If your professional inspection determines your substructure and framing have been compromised, you must rebuild. Rotted, soft or infected wood must be replaced to protect your investment and your safety. Even if the substructure is sound, many still decide to rebuild to ensure they get many years of use out of their Trex investment. Using Trex decking on the surfaces and railings will certainly give you years of low-maintenance enjoyment. However, your Trex investment will still be resting on wood that will need to be maintained. Otherwise, you’ll eventually end up with a rotten substructure. Even with proper maintenance, it’s inevitable that the Trex part of your deck will outlive the wooden structure. Starting over gives you the opportunity to build better from the foundation up. Trex decking isn’t susceptible to rot, mold, termites, carpenter ants or even the weather elements that decrease the lifespan of wood.
Another huge incentive to opt for a rebuild is the freedom to design the perfect space. Change the size or shape of your deck. Get creative with a unique design that includes curved decking. Add an outdoor fireplace or even a kitchen. Create a special place for the kids to play, complete with a kiddie pool and slide. The options are limitless when you are starting from scratch.
Why Use Trex Decking
Whether you decide resurfacing or rebuilding is the way to go, using Trex decking will brighten your home, increase its value and give you years low-maintenance enjoyment. Trex decking is both versatile and durable. The color sections allow homeowners to customize a look that is unique for their family.
The bottom line? Resurfacing is definitely an option. However, rebuilding is the only way to guarantee you’ll get decades of life out of your Trex deck investment. Talk to the experts at Woodcraft Design & Build to determine which is best for you. Our team has been transforming outdoor living spaces in Southwest Michigan for over 30 years. We understand what is needed to build a durable, long-lasting structure that is able to withstand the harsh climate in our area. Contact us for a free estimate.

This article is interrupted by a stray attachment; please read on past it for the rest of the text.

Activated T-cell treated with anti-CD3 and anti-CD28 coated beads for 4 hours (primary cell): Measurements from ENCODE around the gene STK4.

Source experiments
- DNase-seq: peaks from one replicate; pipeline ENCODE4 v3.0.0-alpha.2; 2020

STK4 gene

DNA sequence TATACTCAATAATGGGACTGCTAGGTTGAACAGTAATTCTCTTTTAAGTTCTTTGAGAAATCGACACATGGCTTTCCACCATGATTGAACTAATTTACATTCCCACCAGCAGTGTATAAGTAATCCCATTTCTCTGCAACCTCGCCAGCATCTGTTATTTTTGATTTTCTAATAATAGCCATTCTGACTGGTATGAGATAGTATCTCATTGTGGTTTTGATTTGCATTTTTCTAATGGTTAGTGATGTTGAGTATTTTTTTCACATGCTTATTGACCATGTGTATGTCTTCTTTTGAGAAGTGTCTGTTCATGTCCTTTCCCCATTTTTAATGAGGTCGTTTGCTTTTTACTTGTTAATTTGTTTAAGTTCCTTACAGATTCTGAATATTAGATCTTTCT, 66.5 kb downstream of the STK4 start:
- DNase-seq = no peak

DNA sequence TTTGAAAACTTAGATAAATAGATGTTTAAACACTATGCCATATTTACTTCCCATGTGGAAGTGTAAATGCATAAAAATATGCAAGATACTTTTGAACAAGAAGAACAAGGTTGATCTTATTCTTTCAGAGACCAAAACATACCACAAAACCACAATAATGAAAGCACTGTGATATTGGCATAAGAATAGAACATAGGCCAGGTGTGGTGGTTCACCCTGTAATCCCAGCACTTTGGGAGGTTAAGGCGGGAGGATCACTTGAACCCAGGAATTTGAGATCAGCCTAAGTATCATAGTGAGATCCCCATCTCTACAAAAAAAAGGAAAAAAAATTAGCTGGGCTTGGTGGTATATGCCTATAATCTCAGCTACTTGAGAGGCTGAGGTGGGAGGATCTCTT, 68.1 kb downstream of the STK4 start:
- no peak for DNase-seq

The reasons to add a deck to any property are clear. From the additional space to host guests and the increase in home value to the aesthetic appeal and relatively low-cost, homeowners who choose to add a deck when faced with the decision about how to spend funds they have allocated toward home improvement projects are making a rewarding decision. From there, the choice becomes less clear for some, especially first time home owners whose experiences with decks may be limited to the wood structures they recall from childhood homes. When adding a deck for the first time, however, choosing composite Trex Decking is often the best way to go. Below are 7 reasons to trust a new deck to Trex.
1. Trex is long-lasting. When compared to decks built from wood, composite decks have a considerably long life. Unlike decks constructed only out of wood, composite decks, which contain a vinyl and other recycled materials in addition to wood last stand up better to the elements. Rain, wind and the sun’s rays all take a higher toll on wood than they do on composite.
2. Trex requires less maintenance. Composite decking was specifically designed as an answer to the complaints about traditional wooden decks. One frequently shared complaint is over the amount of maintenance a wood deck requires over time in order to maintain an attractive appearance. This includes attention to cracks, mold, splintering and rotting. Composite decking, on the other hand, requires relatively little maintenance. Splintering, rotting, mold and annual staining or sealing are not serious concerns for homeowners who choose Trex decking. While minimal surface mold and stains can occur with composite decks, both issues are quickly and easily addressed by cleaning the deck with simple household cleaning solutions and a gentle brush. When compared to the hours and even days of work it can take to stain, sand and power-wash a deck made of wood, the choice is a no-brainer. When it comes to splintering composite decks do not present any problem at all, making them an excellent choice for homes where the bare feet of children are likely to be paying a visit. An added bonus for families who like to kick off shoes when lounging outdoors? Trex decks do not overheat like their wooden counterparts.